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J Mol Cell Cardiol. 2011 Feb;50(2):290-5. doi: 10.1016/j.yjmcc.2010.10.024. Epub 2010 Nov 1.

Stem cells in tumor angiogenesis.

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Molecular Cancer Biology Program & Department of Pathology, University of Helsinki, Helsinki, Finland.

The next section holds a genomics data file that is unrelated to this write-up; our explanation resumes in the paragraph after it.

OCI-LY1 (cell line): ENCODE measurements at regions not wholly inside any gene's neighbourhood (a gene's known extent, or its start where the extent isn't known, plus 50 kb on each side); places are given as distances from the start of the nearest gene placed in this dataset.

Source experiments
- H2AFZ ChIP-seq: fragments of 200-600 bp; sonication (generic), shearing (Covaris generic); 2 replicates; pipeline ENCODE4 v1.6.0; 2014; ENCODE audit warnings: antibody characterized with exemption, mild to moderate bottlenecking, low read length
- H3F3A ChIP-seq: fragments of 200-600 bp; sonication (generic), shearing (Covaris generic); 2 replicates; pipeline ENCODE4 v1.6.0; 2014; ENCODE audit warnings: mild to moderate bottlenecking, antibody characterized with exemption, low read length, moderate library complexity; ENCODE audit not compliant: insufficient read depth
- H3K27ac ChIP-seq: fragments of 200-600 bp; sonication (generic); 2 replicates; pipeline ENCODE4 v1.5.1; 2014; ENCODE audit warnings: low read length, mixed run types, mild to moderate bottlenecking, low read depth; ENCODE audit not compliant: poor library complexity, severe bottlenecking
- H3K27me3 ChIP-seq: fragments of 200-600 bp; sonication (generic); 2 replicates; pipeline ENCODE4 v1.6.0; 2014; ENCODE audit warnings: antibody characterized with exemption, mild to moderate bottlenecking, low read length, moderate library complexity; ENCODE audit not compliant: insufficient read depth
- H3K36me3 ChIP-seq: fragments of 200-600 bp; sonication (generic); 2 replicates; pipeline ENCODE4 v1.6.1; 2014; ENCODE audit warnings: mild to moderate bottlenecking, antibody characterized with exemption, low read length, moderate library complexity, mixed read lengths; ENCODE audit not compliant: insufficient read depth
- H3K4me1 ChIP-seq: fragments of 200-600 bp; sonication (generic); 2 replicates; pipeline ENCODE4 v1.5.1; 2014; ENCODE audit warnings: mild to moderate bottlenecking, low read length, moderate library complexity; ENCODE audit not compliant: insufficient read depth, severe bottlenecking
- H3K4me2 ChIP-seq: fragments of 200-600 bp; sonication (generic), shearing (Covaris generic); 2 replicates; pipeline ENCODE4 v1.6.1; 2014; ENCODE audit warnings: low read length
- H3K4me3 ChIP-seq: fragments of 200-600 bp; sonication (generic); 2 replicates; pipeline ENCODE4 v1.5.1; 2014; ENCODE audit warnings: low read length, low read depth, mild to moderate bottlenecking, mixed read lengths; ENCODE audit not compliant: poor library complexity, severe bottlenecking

Contribution from diverse tissue-specific stem cell types is required to create the cell populations necessary for the activation of angiogenesis and neovascular growth in cancer. Bone marrow (BM)-derived circulating endothelial progenitors (EPCs) that would differentiate to bona fide endothelial cells (ECs) were previously believed to be necessary for tumor angiogenesis. However, numerous recent studies demonstrate that EPCs are not needed for tumor angiogenesis and indicate EPCs to be artifactual rather than physiological. It is evident that tumor infiltrating hematopoietic cells produced by BM-residing hematopoietic stem cells (HSCs) may contribute to tumor angiogenesis in a paracrine manner by stimulating ECs or by remodeling the extracellular matrix. Therefore, identification of the various hematopoietic cell subpopulations that are critical for tumor angiogenesis and better understanding of their proangiogenic functions and mechanisms of action have potential therapeutic significance. Stem and progenitor cell subsets for also other vascular or perivascular cell types such as pericytes or mesenchymal/stromal cells may provide critical contributions to the growing neovasculature. Furthermore, we hypothesize that the existence of a yet undiscovered-and largely unsearched-tissue-specific adult vascular endothelial stem cell (VESC) would provide completely novel targeted approaches to block pathological angiogenesis and cancer growth. This article is part of a special issue entitled, "Cardiovascular Stem Cells Revisited".

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